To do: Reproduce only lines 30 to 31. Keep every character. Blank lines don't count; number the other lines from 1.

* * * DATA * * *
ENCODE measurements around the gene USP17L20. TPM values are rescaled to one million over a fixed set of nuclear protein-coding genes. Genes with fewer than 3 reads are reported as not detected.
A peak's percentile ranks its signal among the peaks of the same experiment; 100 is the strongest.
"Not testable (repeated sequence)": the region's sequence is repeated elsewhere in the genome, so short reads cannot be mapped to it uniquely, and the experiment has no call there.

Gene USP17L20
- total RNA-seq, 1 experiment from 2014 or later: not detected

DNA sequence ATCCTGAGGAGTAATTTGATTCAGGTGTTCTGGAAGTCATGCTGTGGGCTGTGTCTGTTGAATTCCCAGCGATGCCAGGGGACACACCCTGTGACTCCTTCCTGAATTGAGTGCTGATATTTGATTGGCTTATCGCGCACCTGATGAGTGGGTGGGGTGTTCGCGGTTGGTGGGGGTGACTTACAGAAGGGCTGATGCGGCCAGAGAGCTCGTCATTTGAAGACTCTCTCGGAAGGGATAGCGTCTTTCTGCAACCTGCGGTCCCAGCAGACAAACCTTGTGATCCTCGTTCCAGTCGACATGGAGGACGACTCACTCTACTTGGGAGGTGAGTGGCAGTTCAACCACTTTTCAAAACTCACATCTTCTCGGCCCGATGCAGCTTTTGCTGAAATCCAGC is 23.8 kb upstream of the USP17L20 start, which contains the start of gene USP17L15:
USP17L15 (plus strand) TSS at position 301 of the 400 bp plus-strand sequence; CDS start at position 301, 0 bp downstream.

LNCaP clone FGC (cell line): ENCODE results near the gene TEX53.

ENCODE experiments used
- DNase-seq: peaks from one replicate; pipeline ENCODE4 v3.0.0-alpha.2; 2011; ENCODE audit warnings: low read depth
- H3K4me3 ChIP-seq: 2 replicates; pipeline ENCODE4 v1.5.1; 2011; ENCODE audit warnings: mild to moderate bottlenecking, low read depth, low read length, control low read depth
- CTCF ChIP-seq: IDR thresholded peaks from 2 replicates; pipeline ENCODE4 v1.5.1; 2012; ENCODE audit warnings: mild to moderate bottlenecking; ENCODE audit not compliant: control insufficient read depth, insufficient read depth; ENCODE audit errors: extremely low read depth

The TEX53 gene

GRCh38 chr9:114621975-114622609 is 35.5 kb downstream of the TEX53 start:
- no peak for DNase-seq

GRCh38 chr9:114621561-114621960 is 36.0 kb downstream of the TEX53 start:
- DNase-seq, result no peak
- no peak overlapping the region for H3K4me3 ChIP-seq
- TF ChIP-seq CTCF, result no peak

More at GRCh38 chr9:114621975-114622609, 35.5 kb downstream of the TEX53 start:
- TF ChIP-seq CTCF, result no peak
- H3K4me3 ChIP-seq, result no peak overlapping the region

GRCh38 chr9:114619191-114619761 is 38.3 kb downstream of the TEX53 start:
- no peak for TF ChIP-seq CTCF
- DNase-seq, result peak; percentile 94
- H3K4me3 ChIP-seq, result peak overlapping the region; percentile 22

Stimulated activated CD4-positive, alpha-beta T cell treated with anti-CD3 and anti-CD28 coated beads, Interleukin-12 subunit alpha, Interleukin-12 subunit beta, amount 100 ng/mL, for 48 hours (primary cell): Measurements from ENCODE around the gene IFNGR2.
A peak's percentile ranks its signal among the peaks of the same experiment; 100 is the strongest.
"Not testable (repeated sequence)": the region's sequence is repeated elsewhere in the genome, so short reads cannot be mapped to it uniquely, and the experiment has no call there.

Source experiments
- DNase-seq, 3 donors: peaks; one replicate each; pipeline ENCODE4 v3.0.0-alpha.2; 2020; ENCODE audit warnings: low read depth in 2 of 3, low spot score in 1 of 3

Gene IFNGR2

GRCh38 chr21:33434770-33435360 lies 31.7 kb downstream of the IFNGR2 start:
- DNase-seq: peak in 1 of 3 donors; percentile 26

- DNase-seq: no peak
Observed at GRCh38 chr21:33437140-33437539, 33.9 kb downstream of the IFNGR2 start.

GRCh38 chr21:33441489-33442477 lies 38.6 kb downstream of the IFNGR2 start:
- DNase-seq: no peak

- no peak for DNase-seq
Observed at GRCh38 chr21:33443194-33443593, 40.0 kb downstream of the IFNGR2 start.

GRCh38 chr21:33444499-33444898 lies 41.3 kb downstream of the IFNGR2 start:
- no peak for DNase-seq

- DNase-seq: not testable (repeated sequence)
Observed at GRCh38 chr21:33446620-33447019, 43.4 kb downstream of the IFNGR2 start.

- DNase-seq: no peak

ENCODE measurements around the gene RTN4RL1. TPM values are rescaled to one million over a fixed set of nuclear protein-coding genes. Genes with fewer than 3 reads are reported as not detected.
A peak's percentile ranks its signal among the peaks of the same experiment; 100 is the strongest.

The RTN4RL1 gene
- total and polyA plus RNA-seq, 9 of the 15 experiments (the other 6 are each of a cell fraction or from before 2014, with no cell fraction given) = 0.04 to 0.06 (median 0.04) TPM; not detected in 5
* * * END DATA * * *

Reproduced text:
Source experiments
- DNase-seq, 3 donors: peaks; one replicate each; pipeline ENCODE4 v3.0.0-alpha.2; 2020; ENCODE audit warnings: low read depth in 2 of 3, low spot score in 1 of 3